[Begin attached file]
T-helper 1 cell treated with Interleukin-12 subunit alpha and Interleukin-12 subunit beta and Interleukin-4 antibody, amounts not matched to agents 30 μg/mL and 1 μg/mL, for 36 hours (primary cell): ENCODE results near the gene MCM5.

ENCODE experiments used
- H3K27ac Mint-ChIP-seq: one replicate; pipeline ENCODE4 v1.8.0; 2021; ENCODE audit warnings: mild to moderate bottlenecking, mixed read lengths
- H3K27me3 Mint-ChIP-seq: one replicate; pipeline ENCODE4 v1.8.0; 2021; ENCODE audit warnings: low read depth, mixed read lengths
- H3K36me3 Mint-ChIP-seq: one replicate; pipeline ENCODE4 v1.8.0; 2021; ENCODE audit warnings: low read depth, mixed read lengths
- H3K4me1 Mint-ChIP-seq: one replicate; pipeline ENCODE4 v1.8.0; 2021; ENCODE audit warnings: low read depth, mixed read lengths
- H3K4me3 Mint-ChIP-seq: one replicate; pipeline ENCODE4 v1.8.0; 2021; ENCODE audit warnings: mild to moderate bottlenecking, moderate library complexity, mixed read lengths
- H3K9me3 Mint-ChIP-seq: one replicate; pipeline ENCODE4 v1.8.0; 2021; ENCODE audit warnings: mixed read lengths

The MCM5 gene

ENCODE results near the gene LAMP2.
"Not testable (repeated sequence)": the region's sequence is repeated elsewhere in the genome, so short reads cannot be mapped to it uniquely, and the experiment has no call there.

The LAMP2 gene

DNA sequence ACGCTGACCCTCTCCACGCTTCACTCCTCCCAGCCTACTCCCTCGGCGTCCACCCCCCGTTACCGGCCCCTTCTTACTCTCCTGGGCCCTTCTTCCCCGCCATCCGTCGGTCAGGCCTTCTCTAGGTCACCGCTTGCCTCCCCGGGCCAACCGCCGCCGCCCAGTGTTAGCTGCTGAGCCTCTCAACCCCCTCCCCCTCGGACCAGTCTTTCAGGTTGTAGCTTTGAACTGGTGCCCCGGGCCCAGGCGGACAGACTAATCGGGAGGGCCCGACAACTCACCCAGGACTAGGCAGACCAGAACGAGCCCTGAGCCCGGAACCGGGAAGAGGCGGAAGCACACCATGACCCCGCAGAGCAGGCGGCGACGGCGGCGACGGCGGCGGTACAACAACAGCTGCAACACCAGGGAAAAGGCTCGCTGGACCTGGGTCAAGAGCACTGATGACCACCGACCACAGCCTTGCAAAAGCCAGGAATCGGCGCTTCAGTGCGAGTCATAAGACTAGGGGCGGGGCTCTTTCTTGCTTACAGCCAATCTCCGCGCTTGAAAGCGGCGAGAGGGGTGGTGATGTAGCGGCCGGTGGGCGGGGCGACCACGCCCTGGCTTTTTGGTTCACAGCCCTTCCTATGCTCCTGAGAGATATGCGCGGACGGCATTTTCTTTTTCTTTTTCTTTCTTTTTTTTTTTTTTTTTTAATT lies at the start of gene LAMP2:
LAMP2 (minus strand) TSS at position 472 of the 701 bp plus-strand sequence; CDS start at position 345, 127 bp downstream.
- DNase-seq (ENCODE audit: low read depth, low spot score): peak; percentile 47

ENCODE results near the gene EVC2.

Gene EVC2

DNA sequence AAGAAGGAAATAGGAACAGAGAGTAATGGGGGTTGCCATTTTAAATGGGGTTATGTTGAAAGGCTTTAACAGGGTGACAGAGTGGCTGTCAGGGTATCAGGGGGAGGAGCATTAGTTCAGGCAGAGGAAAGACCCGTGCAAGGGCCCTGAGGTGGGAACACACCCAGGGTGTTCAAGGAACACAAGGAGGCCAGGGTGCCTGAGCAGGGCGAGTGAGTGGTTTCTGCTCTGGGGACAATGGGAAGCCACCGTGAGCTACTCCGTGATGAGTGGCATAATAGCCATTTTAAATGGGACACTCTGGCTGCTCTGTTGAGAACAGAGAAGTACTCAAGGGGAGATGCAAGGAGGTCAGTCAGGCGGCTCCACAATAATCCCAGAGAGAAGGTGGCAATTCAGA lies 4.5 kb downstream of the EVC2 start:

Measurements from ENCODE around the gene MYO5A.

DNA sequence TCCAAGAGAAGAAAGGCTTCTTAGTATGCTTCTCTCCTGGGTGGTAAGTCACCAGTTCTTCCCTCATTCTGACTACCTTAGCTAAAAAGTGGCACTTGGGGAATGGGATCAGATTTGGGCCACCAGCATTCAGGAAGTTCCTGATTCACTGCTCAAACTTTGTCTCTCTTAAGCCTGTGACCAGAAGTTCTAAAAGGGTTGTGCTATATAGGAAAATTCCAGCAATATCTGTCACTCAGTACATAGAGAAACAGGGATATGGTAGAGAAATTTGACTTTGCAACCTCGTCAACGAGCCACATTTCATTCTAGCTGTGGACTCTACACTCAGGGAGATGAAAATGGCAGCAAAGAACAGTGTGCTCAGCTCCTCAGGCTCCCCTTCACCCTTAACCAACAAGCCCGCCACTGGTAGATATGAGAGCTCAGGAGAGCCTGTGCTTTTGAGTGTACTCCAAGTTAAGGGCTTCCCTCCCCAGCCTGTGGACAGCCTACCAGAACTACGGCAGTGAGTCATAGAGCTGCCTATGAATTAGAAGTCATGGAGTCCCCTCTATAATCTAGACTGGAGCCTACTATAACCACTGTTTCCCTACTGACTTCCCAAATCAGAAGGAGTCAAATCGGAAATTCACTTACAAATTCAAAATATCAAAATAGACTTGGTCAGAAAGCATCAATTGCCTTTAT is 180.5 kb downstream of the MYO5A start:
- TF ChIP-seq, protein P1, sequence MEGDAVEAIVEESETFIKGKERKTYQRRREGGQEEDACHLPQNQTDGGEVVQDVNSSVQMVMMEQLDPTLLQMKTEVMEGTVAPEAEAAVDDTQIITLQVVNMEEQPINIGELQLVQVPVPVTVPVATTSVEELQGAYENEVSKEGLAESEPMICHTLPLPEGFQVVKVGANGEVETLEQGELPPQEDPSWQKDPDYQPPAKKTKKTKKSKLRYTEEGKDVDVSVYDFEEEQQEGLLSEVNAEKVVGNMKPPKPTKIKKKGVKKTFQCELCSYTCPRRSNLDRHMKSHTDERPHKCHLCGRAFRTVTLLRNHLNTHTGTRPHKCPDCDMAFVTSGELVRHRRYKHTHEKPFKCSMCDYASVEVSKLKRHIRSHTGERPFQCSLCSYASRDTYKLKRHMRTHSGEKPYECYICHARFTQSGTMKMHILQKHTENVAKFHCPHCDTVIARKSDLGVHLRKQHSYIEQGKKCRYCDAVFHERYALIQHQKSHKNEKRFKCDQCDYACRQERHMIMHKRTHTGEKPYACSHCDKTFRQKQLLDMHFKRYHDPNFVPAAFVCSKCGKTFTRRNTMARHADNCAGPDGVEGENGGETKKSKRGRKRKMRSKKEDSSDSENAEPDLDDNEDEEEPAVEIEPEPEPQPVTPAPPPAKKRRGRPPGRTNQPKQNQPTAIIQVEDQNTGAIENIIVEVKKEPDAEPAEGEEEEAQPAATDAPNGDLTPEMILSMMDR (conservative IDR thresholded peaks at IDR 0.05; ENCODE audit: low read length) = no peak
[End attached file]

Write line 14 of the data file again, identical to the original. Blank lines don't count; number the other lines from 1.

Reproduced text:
LAMP2 (minus strand) TSS at position 472 of the 701 bp plus-strand sequence; CDS start at position 345, 127 bp downstream.